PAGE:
To determine cell survival in-vitro after treatment, each cell line was plated at a seeding density of 1.5-2.0×105 cells per 25 cm3 flask and incubated at 37°C (pCO2, 5%; humidity, 95%) until cells reached 70-75% confluent. Each flask was then treated with varying amount of GEM and GEM-TSLnps. After 24 hr, GEM-TSLnps treated cells were exposed o heat at 42°C for 10 min and then placed back in CO2 incubator at 37°C.  On the 7th day, cells were trypsinized with 0.25% trypsin-EDTA solution, centrifuged, and pellets re-suspended in culture medium. PANC-1, MiaPaCa-2 and AsPc cell lines were plated in triplicates in 6-well plates with 1,000 lives cells in each well, whereas BxPC-3 cells were plated with 2,500 live cells. The cell lines were incubated at 37°C (pCO2, 5%; humidity, 95%). After a period of days (BxPC-3 were incubated for 8 days, MiaPaCa-2 cells for 10 days, AsPC for 14 days, and PANC-1 cells were incubated for 16 days), formed colonies were fixed, stained and counted. Colonies with less than 50 cluster of cells were not counted [22].

In vitro cellular uptake of GEM-TSLnps

Confocal imaging: MiaPaCa-2, BxPC-3, AsPC or PANC-1 cells were grown on cover slips at cell density of 1.5×105 in duplicates in 6-well plates and stabilized for 24 hr at 37°C. Cells were then treated with 1 ml of 0.5% TSLnps rhodamine labeled liposome nanoparticles (Rho-TSLnps) in growth medium and incubated for 4 hr at 37°C. Prior to the end of incubation, cells were washed twice with PBS (pH 7.4) and DAPI was (0.75 µg/ml) was added for nuclear staining [23].  After incubation, cells were washed twice with PBS and fixed with 500 µl of 4% paraformaldehyde for 15min at room temperature and washed twice with PBS [24]. The intracellular localization of Rho-TSLnps was observed by confocal laser microscope.

4.8.2. Flow cytometric analysis: Cells (MiaPaCa-2, BxPC-3, AsPC  and PANC-1) were seeded in 6-well plates in duplicates at  2.0×105 cells per well  in growth medium and incubated for 48 hr before treatment with 1 ml of 0.5% Rho-TSLnps for 2 hr at 37°C.  At the end of Rho-TSLnps exposure, medium was removed and the cells washed twice with PBS and harvested.  The cell suspension was centrifuged for 3 min at 2,500 rpm and the pellets were fixed with 4% paraformaldehyde (PFA).  Cells were then washed three times with PBS and finally suspended in 500 µl PBS[24], and immediately analyzed with FACS caliber cytometer using 488 nm laser for excitation of Rho and a band centered at 585 nm for detection a fluorescence.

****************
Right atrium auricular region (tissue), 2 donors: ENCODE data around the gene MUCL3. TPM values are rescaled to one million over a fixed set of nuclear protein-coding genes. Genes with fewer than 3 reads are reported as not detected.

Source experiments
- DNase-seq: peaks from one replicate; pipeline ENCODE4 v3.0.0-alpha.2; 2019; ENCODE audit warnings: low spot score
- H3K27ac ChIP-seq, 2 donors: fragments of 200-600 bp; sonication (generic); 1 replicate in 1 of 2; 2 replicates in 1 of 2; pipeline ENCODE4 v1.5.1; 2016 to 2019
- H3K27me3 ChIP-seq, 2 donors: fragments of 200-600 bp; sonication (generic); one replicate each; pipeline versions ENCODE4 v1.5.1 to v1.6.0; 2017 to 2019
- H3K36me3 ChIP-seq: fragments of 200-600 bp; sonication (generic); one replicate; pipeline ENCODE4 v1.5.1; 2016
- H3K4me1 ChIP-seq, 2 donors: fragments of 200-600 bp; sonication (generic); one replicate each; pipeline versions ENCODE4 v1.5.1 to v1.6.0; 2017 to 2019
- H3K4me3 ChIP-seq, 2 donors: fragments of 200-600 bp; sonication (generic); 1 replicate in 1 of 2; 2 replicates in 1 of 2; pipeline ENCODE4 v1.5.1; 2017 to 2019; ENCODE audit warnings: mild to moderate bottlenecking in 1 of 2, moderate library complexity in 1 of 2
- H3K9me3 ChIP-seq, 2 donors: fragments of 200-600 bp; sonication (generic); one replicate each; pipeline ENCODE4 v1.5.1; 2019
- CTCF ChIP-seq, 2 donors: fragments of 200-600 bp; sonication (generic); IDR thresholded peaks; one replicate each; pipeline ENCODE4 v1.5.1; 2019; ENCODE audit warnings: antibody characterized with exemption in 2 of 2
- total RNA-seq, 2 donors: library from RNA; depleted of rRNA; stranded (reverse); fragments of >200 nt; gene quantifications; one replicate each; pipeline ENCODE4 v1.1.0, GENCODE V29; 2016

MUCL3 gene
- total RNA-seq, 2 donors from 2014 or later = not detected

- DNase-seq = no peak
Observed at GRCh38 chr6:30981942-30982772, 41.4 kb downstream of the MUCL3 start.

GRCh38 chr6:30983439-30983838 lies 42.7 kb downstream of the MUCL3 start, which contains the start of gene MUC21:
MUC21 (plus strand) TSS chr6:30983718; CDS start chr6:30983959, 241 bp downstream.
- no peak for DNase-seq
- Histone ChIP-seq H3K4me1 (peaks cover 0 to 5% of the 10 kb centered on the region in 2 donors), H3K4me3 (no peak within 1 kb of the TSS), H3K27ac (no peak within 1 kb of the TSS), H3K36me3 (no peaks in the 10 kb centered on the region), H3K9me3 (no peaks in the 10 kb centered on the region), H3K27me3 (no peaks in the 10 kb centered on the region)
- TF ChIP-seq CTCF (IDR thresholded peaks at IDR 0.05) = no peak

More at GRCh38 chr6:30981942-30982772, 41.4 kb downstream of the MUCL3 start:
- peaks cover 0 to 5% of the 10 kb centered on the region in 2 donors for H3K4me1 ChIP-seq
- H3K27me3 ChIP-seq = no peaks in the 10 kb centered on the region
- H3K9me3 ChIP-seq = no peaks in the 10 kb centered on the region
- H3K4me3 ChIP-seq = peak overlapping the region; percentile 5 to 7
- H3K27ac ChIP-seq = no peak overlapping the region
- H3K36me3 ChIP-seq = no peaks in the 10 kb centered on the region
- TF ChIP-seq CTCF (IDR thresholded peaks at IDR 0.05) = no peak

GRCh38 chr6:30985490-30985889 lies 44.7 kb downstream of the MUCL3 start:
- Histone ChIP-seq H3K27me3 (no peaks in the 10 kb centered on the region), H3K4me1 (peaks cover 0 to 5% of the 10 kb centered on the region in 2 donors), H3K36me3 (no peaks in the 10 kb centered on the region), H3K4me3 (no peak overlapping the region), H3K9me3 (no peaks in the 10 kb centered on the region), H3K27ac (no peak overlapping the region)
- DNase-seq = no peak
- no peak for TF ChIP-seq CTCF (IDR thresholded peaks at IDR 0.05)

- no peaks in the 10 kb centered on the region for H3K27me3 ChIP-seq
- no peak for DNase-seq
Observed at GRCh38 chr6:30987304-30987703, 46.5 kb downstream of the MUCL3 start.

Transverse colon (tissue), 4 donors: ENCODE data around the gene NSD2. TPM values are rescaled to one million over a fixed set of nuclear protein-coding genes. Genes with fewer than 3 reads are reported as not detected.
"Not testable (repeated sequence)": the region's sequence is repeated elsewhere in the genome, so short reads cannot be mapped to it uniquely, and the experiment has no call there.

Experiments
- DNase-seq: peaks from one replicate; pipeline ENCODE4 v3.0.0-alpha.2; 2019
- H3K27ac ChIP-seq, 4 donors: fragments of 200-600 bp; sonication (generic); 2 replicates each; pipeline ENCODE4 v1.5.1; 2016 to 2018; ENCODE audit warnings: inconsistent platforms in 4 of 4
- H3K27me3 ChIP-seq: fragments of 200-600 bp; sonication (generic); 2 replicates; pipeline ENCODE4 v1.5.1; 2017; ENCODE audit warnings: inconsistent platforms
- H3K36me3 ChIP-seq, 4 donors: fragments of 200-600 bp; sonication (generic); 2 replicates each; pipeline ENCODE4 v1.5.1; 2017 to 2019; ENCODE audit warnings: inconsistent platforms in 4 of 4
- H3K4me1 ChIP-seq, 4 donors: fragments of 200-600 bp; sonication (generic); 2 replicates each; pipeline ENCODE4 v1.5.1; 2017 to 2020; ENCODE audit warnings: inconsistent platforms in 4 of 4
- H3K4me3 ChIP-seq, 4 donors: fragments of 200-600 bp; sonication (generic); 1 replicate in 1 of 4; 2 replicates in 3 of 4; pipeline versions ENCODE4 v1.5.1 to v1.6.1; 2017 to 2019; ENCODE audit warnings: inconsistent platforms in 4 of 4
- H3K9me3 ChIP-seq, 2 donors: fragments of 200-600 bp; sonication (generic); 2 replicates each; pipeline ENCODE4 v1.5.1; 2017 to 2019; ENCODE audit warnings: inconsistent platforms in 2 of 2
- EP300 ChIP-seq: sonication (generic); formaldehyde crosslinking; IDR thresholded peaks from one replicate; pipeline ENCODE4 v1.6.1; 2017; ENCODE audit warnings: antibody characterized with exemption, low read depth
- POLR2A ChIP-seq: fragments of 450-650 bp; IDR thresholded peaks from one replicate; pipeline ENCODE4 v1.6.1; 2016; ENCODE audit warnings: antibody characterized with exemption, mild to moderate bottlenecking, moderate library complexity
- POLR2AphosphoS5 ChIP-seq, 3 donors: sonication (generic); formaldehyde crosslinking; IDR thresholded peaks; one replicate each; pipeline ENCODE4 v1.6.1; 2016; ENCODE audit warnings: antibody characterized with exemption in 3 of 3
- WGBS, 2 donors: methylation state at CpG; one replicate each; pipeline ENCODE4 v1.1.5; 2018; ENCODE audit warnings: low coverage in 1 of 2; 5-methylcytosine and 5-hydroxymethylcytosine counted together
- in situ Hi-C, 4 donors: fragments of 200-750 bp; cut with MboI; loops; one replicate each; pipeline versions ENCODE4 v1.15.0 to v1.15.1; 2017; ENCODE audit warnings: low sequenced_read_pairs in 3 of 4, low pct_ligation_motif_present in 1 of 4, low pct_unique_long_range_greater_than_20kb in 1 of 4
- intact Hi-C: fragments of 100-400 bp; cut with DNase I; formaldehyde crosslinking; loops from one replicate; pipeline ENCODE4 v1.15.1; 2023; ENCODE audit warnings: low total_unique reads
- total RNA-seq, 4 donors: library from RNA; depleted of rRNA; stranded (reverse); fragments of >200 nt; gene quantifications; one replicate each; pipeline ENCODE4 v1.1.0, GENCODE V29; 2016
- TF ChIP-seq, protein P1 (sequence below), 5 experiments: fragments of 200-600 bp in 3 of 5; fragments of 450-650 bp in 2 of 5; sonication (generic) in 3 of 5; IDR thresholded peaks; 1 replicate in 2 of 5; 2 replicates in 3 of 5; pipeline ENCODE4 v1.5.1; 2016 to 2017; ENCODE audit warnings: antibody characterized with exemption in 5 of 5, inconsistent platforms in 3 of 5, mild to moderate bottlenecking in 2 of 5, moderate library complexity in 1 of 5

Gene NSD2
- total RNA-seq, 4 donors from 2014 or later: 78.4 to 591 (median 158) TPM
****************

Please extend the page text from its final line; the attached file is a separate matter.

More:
4.9. Statistical analysis

The difference between GEM and GEM-TSLnps treated groups were analyzed using Student’s t-test (paired) and considered significant at p<0.05. All experiments were performed at least in triplicate and analyzed using GraphPad Prism software (GraphPad Software, Inc., La Jolla, CA, USA).

Results

Preparation and characterization of liposomes

Five (5) batches of different thermosensitve liposomes were prepared (Table 1). Among all the batches; GEM-TSLnp has the highest entrapment efficiency of GEM of 41.10%, while GEM-TSLnp3 and GEM-TSLnp4 were determined to have the lowest comparable GEM entrapment efficiency of 3.01% and 2.94% respectively. Also, GEM-TSLnp1 and GEM-TSLnp2 entrapment efficiency of GEM were found to be 9.48% and 7.73% respectively with a difference of 1.75%.